Prana, which includes the solar life-breath, is the efflux of the constant flow of cosmic energy, regulated by the ideation of purusha and radiating from the luminous substance of pure prakriti. From the nadabrahman the Divine Resonance and perpetual motion of absolute Spirit and the global respiration of the earth reverberating at its hidden core, its slowly rolling mantle and its shifting crust, to the inspiration and expiration of every creature in the cosmos, the ocean of prana permeates and purifies all planes of being. In the human constitution, irregular, spasmodic or strained, uneven breathing can disturb the homeostatic equilibrium of the body and cause fragmented, uncoordinated modes of awareness. Proper breathing oxygenates the physical system optimally, and also aids the mind in maintaining a steady rhythm of unbroken ideation, fusing thought, will and energy. Pranayama begins with deliberate exhalation, so that the lungs are generously emptied and the unusable matter expelled into them is made to exit the bodily temple. Thereupon, slow inbreathing invites oxygen to permeate the entire lung system and penetrate the blood, arteries, nerves and cells. Holding the breath in a benevolent pause permits the respiratory system to adjust gently to the next phase of oxygenation and detoxification. When these rhythmic movements are marked by due measure and proportion, mantramically fused into the inaudible OM, there is a distinct improvement in psychophysical health and a remarkable increase of vigilance and vigour.
The fourth step in pranayama transcends the physiological dimensions of respiration for which they are a preparation. The highest pranayama becomes possible when one has gained sufficient sensitivity through the earlier stages of pranayama to sense and direct the divine flow of prana throughout one's entropic psychophysical system. Then one may, through mental volition alone, fuse mental serenity and single-mindedness with psychophysical equilibrium, and also convey subtle pranic currents, charged with selfless ideation, to various padmas or vital centres (chakras) in the body. Since each of the seven padmas is precisely correlated with the corresponding state of concentrated consciousness, the fearless equipoise needed to activate these magnetic centres and the benevolent siddhis or theurgic powers thereby released requires the commensurate and controlled alteration in the tonality and texture of consciousness. When the highest padma is effortlessly and gently touched by mind-directed prana, nonviolent consciousness simultaneously attains full samadhi. "Thus is worn away," said Patanjali, "the veil which obscures the light" (II.52), thereby pointing to the subduing of the kleshas and the neutralization of karma through the progressive awakening of discriminative insight and intuitive wisdom.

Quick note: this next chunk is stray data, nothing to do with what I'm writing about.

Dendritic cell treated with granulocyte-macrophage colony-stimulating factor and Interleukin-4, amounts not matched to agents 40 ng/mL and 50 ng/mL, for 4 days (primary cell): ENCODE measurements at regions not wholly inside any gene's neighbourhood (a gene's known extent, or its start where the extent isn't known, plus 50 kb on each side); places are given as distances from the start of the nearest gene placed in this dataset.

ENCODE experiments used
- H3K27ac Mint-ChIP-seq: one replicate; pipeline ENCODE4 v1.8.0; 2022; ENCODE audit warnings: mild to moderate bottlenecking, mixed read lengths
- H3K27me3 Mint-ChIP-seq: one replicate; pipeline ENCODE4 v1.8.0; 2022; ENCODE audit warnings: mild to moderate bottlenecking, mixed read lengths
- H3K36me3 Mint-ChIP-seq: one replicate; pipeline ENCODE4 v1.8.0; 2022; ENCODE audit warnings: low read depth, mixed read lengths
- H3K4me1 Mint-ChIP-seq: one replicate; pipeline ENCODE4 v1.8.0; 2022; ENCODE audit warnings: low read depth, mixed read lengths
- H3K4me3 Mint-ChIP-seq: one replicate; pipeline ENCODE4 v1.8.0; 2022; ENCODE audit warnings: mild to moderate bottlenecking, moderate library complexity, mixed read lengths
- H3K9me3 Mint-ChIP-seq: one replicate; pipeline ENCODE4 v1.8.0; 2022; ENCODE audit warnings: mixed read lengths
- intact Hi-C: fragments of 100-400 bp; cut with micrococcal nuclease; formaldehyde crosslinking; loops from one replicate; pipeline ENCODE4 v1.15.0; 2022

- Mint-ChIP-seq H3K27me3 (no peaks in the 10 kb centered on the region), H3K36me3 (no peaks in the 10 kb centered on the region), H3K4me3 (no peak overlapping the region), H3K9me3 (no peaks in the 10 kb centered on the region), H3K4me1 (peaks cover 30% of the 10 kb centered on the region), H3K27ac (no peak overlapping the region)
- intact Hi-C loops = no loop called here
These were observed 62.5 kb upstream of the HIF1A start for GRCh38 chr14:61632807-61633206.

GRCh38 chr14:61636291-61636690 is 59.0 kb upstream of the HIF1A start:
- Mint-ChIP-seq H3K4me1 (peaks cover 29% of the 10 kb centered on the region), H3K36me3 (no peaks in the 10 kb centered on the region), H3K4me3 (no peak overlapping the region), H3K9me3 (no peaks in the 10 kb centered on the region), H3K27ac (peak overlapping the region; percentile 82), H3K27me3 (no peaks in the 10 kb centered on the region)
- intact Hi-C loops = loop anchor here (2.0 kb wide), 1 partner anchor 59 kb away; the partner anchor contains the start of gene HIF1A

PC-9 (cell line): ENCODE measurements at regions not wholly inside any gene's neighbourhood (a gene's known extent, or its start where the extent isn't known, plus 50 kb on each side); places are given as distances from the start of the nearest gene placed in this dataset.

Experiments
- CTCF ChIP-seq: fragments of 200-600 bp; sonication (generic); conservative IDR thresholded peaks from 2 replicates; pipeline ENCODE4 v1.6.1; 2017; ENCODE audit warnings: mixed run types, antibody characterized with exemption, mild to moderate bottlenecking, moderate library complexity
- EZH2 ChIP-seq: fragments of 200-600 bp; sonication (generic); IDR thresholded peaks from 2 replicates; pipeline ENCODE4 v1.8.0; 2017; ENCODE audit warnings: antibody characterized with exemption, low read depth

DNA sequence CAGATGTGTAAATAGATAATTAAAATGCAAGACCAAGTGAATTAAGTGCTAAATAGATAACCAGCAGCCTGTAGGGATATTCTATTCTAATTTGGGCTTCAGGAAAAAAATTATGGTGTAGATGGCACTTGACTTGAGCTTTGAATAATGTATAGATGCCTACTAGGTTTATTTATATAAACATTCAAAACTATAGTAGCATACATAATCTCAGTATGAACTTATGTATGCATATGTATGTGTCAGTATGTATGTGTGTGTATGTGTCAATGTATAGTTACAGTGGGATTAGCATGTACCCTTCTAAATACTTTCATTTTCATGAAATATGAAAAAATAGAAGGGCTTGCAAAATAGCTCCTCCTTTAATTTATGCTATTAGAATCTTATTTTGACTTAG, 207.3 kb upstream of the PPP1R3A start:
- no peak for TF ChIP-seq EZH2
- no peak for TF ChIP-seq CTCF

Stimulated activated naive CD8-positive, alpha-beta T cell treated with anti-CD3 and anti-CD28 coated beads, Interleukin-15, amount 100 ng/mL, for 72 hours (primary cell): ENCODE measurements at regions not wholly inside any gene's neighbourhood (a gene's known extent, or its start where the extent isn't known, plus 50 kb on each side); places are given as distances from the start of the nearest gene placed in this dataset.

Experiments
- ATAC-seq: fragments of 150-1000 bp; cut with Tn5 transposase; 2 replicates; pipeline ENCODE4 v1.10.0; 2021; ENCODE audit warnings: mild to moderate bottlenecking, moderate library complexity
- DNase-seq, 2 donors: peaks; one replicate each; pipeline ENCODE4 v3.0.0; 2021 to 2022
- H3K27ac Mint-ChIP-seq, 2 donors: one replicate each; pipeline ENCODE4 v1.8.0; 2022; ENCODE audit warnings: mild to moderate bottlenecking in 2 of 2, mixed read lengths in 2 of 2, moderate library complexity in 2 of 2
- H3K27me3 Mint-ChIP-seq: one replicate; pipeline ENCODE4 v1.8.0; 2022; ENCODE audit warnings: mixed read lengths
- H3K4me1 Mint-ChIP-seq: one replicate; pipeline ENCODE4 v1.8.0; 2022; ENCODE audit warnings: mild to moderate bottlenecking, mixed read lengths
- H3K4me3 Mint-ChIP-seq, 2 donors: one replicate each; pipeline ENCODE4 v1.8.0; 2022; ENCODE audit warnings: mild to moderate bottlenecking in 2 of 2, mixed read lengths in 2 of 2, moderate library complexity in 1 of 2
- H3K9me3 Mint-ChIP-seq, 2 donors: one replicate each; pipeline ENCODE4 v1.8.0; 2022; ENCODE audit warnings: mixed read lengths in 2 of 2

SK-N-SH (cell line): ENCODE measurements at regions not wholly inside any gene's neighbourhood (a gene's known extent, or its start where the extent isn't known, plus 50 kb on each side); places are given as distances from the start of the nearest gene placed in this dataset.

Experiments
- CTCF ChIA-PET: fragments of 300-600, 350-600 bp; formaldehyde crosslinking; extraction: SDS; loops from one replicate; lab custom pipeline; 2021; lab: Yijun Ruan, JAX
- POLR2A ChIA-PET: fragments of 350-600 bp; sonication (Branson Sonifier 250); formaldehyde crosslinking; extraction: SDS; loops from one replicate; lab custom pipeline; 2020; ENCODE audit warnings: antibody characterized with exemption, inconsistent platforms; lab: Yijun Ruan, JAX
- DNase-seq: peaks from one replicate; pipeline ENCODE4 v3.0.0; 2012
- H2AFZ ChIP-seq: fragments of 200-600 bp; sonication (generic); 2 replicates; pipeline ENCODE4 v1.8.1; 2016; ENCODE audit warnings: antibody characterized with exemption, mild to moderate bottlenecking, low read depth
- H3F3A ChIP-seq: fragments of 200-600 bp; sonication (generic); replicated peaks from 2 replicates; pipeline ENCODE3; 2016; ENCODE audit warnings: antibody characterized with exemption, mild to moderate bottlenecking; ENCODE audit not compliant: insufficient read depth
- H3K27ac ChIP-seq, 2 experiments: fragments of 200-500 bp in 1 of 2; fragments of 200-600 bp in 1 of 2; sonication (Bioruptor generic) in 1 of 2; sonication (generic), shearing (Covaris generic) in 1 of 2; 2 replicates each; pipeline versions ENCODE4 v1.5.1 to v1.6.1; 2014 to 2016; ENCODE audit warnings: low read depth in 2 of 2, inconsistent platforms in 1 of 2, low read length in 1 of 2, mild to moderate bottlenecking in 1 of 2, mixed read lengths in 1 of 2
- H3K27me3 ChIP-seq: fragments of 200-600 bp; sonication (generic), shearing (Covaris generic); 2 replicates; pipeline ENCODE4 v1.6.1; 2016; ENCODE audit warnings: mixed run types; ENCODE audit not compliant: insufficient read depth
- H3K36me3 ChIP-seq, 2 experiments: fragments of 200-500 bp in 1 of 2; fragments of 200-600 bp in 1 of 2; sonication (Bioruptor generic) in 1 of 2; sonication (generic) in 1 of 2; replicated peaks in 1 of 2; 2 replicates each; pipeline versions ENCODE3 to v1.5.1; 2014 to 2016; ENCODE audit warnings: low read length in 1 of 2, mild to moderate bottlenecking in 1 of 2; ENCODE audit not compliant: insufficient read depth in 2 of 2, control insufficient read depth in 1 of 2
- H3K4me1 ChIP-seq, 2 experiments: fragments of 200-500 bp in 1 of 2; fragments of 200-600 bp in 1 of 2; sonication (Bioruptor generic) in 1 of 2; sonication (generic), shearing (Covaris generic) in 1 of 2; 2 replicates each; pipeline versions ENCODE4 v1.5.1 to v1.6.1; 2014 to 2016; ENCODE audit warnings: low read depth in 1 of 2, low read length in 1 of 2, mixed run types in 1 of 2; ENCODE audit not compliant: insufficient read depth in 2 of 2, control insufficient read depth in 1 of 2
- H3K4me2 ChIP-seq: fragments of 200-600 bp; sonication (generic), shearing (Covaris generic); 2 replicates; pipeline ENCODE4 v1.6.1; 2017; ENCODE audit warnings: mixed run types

The process of purification is not an end in itself, but the necessary condition to prepare the mind for dharana, complete concentration. Pranayama, delusive and dangerous when misappropriated for selfish purposes pursued through subtle enslavement by the kleshas, is hereby integrated into Patanjali's eight-fold yoga as a preliminary step towards subduing the restless mind, freeing it to become the servant of the immortal soul, seeking greater wisdom, self-mastery and universal self-consciousness. Pratyahara, abstraction and disassociation of sensory perception from sense-objects, is now accessible. Withdrawal of the senses from their objects of attraction does not destroy them. Rather, the subtler senses take on the plastic and fluidic nature of the serene mind itself. Without the myriad distractions of familiar and strange sense-objects, the senses become subtilized and pliant, no longer pulling consciousness towards internal images, external objects or captivating sense data. Instead, the noetic mind firmly expels images and subdues impulses, gaining sovereign mastery over them. Patanjali ended the second pada here, having shown the pathway to proper preparation for profound meditation. The significance of the last three interconnected angas or stages of yoga is indicated by the fact that Patanjali set them apart in the third pada for his authoritative exposition.
The preparatory discipline or sadhana of the second pada has been thus strikingly extolled by Rishi Vasishtha:
Hermes, March 1989